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Hoboken Mayor Calls Spike In Water Main Breaks 'Unacceptable & Unfair'

HOBOKEN, N.J. (CBSNewYork) – For the second time in a week, a water main broke Saturday in Hoboken.

Mayor Ravi Bhalla has called for an emergency meeting with SUEZ Water executives on Monday.

The 16-inch water main break at Newark and Hudson streets is the latest in a spike this summer, CBS2's Lisa Rozner reported. It sent a river cascading down several nearby streets.

One business owner said it flooded the TD Bank basement with four feet of water.

"It just flooded up to the ground," Frank Marciano told Rozner. "And it just spread over the whole area."

The mayor said this is the sixth major break in six weeks.

"Typically, water main breaks occur in the winter when the pipes freeze. We're in the middle of summer," Bhalla said.

He believes it may have been caused by another SUEZ project.

"I'm very concerned that there is a connection between the water chamber meter project at the sudden spike in water main breaks throughout Hoboken," he said. "We will be very vigorously investigating whether or not there is a connection."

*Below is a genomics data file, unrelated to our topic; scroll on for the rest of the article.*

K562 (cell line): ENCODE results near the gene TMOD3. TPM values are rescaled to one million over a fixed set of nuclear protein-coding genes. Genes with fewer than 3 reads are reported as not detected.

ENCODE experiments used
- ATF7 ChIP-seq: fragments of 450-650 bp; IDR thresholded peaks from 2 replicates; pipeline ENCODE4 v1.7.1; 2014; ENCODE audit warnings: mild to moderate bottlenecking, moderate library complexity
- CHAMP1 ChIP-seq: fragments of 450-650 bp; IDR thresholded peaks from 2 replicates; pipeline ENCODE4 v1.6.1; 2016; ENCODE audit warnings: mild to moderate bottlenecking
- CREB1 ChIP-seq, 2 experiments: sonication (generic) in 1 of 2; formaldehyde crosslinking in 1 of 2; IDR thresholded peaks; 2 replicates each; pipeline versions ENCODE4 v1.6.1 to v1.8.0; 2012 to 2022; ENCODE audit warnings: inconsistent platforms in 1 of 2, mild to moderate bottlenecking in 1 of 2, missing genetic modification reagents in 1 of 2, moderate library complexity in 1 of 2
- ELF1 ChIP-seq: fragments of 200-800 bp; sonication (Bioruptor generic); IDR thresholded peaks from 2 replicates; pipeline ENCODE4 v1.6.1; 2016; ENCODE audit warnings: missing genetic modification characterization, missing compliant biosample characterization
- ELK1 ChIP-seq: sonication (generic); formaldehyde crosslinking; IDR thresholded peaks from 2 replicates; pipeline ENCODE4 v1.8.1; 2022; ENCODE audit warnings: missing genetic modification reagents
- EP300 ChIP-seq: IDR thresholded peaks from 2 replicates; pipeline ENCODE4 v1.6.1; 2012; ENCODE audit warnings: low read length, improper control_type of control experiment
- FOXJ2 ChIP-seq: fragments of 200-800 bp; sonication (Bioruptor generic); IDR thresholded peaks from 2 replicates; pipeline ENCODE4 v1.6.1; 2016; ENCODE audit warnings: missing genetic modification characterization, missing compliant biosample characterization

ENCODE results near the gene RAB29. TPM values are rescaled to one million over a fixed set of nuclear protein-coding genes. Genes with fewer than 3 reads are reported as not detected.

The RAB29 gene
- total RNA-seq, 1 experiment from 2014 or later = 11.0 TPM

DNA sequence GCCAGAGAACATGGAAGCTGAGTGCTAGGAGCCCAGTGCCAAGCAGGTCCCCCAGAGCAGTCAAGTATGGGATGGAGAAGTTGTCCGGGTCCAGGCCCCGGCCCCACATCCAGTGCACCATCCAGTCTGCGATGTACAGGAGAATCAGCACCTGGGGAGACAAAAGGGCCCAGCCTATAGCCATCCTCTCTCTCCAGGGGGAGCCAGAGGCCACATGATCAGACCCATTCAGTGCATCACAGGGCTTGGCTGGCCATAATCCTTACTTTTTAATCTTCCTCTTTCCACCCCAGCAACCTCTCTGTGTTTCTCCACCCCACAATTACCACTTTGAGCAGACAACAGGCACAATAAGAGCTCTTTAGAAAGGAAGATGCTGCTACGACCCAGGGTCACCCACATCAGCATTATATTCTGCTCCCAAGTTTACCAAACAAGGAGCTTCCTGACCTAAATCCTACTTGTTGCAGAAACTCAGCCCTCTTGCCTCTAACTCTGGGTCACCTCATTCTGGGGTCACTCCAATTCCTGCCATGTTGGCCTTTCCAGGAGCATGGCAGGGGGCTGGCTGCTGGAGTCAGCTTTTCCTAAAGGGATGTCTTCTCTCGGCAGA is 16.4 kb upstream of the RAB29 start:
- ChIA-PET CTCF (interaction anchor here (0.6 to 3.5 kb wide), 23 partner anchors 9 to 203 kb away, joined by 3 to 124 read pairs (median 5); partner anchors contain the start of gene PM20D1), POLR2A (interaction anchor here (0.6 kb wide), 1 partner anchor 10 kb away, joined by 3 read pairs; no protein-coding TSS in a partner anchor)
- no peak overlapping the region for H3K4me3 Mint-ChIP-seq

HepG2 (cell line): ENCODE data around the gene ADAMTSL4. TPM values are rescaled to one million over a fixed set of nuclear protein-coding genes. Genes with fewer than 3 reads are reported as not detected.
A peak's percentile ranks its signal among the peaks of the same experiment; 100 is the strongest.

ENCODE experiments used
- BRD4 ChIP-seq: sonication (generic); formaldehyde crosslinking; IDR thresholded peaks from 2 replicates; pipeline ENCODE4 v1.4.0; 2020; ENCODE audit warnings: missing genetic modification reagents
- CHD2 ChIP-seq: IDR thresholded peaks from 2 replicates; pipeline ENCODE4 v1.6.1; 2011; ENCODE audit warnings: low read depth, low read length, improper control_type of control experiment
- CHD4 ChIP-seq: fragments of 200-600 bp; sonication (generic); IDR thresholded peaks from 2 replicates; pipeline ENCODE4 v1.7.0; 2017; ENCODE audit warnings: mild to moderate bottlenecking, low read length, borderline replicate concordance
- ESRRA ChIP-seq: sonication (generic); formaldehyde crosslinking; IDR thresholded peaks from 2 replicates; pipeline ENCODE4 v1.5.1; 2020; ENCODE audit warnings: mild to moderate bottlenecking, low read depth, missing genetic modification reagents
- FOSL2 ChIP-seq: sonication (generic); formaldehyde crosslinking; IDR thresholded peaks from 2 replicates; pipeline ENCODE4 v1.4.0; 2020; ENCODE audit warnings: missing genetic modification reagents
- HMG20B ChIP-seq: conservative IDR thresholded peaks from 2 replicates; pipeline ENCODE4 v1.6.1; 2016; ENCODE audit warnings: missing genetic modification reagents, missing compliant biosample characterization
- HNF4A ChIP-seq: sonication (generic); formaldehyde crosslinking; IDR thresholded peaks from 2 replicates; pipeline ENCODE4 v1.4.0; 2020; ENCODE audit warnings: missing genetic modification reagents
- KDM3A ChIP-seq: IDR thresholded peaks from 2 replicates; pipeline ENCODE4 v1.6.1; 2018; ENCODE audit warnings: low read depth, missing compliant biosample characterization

The recently installed meter calibrates the amount of water Hoboken uses daily, Rozner reported.

SUEZ Water blames aging infrastructure. But residents told Rozner the city has been plagued by water main breaks for decades.

"It's the 30th water main break in like eight years I've seen," said resident Chris Coholtz.

In February 2017, one formed a sinkhole that an SUV fell into. Last Monday, water flowed through the streets after a 12-inch water main broke near Newark and Adams streets.

"I feel like it shouldn't be happening so often, so frequently," resident Jackie Gheraldi said.

One resident has been sharing a flier on social media, pleading with officials and SUEZ Water to put a stop to the problem.

"You know, the taxes are real high here. If I can't do anything about it in Hoboken, there's no hope for anybody," said resident Lee Thabet.

Some are skeptical about the mayor's emergency meeting on Monday.

"They're going to put money where they want to put money," resident Paul Ogmissanti said.

Saturday's incident affected traffic along the major thoroughfare that leads to the PATH train station. Residents experienced low water pressure for a few hours but there was no one without water.

SUEZ Water said crews were able to isolate the main and put in a new pipe. The next step will be to repave the road, which the mayor hopes will happen by the Monday morning rush.

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